June 14, 2012
Up, up and away
County airport flight school lifts learners’ aspirations
CORTLANDVILLE — Pilot and flight instructor Jim Spaller has found that flying offers a new view on life.
Spaller, who gives private flight lessons year-round at the Cortland County Airport, says he constantly sees new areas to explore from a plane high above the ground. Day trips for spur-of-the-moment adventure flights to destinations like Montauk Beach, Long Island or the Outer Banks in North Carolina are made more reachable through a short flight.
Spaller has owned 7:47 Aviation since 2008.
For 13 years prior to that he was a flight instructor in Syracuse and at the Cortland County Airport with David Jones, the airport mechanic who used to operate a flight school on the site.
In 2010 Spaller took over the hangar at the airport he used to sublease from Jones.
Spaller said he usually is giving lessons to six to 12 students, ranging in ages from 14 to 70. The most common age range is 35 to 45 and students will frequently lament waiting so long to take it up.
“People will say, ‘I wish I’d done this sooner,’” Spaller said at his office at the hangar Wednesday afternoon.
To Spaller, flying is as second-nature as walking. He learned to fly while in the Army, gradually getting his ratings for various levels of flying, including certification to be an instructor.
Spaller estimates that his flight hours over the past 13 years amount to one and one half years of air time. He treats each student differently, depending on the person’s needs: a more commanding approach for some and a very gentle style for others.
Spaller was severely injured in a 2008 crash near Skaneateles in which a pilot he was instructing, Leslie D. Woodcock, 64, of Cazenovia, was killed.
Spaller said they were simulating an engine failure during landing when they crashed.
The plane lost air speed and struck the ground about 60 yards before a tree line and skidded into a pine tree. The tree then fell, crushing the plane, according to news media reports.
Spaller recalls climbing into a plane on crutches three months later, determined to return to flying despite a shattered pelvis and numerous other injuries.
“I knew if I waited, every day it would get more difficult,” Spaller said.
But Spaller was determined to return to flying and he said since he had been flying most of his adult life before the accident, it came back to him naturally.
Spaller says students range from pilots who are taking required refresher courses to those with no experience flying.
He says students commonly get sick to the stomach in the air and he recalls students who have grabbed his leg and cried out at the slightest turn of the aircraft.
His students run the gamut of occupations: from dairy farmers to businessmen and doctors who justify the expense of the course since flying a plane expedites their work-related travel.
Marietta resident Jeff Warner, who took lessons with Spaller two years ago, describes himself as a nervous beginner who within six months had his pilot license and now flies regularly for his construction job and recreation, putting in at least three hours weekly.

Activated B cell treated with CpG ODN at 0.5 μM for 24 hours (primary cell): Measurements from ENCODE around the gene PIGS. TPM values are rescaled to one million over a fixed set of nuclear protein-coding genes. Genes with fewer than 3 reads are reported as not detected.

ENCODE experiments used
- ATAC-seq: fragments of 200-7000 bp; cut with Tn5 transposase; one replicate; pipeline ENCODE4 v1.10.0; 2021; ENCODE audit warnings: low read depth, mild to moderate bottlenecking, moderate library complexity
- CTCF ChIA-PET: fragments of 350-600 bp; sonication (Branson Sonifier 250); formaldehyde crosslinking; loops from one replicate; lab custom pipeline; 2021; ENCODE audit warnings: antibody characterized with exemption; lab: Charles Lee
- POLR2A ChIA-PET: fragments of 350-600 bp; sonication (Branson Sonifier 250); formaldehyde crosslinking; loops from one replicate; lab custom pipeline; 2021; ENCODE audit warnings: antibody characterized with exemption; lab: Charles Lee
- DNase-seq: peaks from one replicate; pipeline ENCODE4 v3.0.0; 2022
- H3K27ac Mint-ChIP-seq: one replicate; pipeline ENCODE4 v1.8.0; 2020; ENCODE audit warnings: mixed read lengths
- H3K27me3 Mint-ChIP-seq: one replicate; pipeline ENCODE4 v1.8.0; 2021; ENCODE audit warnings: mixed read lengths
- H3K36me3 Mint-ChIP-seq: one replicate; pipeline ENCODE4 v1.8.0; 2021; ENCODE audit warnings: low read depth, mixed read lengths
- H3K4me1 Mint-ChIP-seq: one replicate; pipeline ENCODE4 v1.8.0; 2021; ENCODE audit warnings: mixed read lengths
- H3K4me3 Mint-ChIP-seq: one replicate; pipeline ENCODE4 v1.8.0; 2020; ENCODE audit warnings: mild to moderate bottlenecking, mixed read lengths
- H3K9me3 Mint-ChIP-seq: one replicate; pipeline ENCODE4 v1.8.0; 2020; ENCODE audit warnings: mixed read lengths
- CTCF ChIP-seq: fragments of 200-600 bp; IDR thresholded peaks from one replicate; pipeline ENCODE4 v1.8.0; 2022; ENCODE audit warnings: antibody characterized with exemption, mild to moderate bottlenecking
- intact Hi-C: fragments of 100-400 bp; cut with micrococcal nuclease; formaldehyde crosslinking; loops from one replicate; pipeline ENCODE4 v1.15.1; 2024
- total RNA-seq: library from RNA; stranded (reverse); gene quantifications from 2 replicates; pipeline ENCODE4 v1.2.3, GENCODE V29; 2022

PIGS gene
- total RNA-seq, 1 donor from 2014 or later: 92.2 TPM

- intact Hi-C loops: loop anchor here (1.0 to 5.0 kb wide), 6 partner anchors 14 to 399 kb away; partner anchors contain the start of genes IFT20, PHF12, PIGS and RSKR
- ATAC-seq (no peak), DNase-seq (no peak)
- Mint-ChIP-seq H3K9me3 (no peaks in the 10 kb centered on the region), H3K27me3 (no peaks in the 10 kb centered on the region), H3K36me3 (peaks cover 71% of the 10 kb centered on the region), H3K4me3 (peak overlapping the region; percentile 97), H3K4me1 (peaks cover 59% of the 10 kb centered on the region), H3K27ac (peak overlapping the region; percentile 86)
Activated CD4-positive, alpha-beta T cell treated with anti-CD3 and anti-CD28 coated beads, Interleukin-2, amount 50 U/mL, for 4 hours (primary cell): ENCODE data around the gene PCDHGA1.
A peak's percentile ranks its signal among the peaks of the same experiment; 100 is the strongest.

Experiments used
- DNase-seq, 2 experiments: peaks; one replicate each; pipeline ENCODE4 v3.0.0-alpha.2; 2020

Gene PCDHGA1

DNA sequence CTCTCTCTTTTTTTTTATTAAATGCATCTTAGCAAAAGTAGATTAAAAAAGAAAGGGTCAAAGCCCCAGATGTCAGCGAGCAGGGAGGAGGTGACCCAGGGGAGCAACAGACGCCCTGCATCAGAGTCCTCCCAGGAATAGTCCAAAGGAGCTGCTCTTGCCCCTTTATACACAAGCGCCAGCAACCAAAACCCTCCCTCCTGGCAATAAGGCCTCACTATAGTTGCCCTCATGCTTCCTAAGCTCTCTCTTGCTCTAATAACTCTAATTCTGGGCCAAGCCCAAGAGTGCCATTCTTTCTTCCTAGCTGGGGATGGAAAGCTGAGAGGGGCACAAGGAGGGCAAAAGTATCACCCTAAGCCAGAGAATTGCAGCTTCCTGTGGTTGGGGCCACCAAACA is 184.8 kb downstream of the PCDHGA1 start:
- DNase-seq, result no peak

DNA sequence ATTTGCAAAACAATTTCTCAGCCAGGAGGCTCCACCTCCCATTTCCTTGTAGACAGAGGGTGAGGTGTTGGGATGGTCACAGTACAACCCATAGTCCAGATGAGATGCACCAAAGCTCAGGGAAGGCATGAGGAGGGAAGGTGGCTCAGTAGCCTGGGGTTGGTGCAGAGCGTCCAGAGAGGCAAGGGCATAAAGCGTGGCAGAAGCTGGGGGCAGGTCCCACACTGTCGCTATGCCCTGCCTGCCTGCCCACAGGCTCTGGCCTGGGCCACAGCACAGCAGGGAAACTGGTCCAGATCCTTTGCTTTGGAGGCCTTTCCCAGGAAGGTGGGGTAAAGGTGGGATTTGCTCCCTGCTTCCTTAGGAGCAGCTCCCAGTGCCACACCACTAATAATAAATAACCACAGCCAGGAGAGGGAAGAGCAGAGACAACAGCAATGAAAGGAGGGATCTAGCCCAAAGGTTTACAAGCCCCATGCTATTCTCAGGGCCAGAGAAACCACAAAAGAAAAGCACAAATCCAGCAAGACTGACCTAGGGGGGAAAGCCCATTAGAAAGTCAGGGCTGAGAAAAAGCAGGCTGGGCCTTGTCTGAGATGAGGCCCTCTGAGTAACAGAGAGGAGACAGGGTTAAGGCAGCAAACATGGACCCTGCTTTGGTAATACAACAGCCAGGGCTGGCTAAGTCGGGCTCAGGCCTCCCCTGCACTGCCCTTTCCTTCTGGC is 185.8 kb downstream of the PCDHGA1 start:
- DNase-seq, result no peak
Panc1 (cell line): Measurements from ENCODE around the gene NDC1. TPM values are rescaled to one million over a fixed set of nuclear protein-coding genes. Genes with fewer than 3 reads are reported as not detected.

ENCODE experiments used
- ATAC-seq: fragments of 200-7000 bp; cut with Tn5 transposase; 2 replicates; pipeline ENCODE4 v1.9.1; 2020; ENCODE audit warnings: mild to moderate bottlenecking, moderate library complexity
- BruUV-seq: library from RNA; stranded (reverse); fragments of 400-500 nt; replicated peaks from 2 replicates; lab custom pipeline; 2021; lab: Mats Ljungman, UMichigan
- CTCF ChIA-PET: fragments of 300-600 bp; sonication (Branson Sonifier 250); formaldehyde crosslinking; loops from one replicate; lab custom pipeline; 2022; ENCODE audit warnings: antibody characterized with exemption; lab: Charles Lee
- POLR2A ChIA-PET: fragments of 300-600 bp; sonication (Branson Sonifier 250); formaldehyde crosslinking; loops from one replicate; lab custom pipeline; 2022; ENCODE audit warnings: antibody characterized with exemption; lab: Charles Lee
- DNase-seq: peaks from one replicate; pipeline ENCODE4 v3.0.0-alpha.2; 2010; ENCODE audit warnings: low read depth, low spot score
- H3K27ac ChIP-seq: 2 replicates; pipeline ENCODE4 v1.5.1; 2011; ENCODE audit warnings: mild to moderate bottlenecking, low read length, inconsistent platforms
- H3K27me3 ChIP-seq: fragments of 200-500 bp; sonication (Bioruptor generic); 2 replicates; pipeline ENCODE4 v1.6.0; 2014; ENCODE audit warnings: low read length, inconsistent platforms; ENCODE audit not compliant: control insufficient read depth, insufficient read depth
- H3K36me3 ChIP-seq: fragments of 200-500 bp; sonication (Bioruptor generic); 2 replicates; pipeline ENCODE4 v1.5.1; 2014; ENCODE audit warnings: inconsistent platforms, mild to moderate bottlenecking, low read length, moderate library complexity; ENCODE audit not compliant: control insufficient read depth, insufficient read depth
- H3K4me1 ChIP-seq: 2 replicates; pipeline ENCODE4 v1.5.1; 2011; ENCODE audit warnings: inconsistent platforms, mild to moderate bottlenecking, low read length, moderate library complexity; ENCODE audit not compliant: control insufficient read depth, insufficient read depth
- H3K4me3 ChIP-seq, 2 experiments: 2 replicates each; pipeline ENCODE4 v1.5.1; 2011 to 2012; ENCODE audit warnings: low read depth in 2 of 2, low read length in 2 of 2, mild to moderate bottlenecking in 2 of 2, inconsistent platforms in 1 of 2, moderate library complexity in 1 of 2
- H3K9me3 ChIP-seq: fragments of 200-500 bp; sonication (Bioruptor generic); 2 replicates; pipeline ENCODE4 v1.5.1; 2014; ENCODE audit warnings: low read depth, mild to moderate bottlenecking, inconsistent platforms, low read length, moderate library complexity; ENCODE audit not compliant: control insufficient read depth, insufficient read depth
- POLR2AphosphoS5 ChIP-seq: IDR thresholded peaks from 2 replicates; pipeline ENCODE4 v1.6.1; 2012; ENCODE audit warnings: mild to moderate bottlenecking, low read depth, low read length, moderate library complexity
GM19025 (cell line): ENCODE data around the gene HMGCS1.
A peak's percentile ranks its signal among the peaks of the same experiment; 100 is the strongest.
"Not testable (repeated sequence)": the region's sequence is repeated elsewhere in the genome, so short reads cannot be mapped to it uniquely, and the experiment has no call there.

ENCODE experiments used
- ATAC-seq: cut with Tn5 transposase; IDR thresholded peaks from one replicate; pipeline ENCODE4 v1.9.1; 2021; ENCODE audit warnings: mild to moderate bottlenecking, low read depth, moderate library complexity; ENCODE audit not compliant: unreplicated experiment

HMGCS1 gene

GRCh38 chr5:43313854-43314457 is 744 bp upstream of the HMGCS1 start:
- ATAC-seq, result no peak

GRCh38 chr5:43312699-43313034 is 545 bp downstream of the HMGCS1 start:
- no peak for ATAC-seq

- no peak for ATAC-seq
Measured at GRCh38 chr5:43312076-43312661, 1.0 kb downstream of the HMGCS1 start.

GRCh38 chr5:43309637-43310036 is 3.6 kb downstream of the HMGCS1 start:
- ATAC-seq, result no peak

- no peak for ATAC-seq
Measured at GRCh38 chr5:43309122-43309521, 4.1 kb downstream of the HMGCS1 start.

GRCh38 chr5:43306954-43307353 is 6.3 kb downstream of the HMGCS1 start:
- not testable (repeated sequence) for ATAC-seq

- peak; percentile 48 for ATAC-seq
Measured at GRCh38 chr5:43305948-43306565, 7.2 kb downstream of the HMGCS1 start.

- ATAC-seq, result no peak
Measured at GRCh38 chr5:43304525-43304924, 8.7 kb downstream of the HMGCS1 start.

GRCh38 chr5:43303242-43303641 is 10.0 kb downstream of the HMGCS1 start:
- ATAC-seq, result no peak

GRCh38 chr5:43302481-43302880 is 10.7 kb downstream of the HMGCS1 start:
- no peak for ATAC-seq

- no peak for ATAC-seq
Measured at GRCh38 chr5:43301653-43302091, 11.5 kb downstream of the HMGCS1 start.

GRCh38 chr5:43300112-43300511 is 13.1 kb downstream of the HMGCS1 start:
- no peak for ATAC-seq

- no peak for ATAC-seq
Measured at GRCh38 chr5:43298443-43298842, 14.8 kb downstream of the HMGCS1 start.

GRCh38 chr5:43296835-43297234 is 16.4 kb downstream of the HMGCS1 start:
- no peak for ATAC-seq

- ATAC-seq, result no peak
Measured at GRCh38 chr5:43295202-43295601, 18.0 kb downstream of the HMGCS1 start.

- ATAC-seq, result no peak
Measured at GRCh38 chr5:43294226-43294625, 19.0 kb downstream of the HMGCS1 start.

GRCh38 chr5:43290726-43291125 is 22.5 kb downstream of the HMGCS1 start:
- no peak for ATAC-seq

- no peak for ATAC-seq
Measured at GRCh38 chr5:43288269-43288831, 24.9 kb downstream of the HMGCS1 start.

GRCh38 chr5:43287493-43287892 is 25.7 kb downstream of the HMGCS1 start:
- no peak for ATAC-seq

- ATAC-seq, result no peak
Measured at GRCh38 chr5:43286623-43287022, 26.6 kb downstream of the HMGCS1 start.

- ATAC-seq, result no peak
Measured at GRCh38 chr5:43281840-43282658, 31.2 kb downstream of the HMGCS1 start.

Warner said he always wanted to fly and after an introductory lesson with Spaller he started his lessons the next day. Warner said Spaller was not only a “great” instructor but very helpful when he decided to buy his own plane as well.
Spaller recalls one student who was still getting sick to his stomach in the air after 10 lessons. Spaller would end up taking over the controls the last five to 10 minutes of every flight. That man now owns his third airplane, a twin-engine Beach Baron, Spaller said.
The goal of the course is to give students the skills they need to fly solo and get their pilot certificate so they can take their field test to earn their license.
Most students take two lessons weekly for six months and Spaller said the entire course costs about $9,000.
In addition to the financial resources, students must have a desire to learn to fly as well as the time to devote to the approximately two-hour classes and lengthy reading requirements.
Spaller recommends an introductory flight for students to take with him before they decide whether to commit to the class.
The 35-minute flight gives people an idea of whether they would enjoy the course since they are immediately allowed to fly an aircraft under Spaller’s guidance.
Landings are the hardest part of learning to fly, said Spaller, because the plane responds differently at slower speeds and there are so many different things to pay attention to.
Students must complete three landings without his assistance before they are allowed to fly solo.
Spaller compares flying for the first time to a baby learning to walk because of the novelty of the experience. People have nothing to compare flying to, he said. It is not like driving because you steer the plane with your feet when it’s on the ground. The third dimension of being in the air adds a whole different feeling to the experience, he said.
Spaller said his job is to keep students safe until they are good enough to fly themselves.
Some students are retired and looking to add a skill, he said. Flying is a skill that can be used to cut down on travel time or as a hobby to escape from the rigors of their workday.
Flying improves everything you do, said Warner, because of the focus, drive and attention it requires.
“If anybody ever thought of learning how to fly and have the means, just do it,” he said. “Don’t wait, just do it, because it’s the best thing I’ve ever done for myself personally.”
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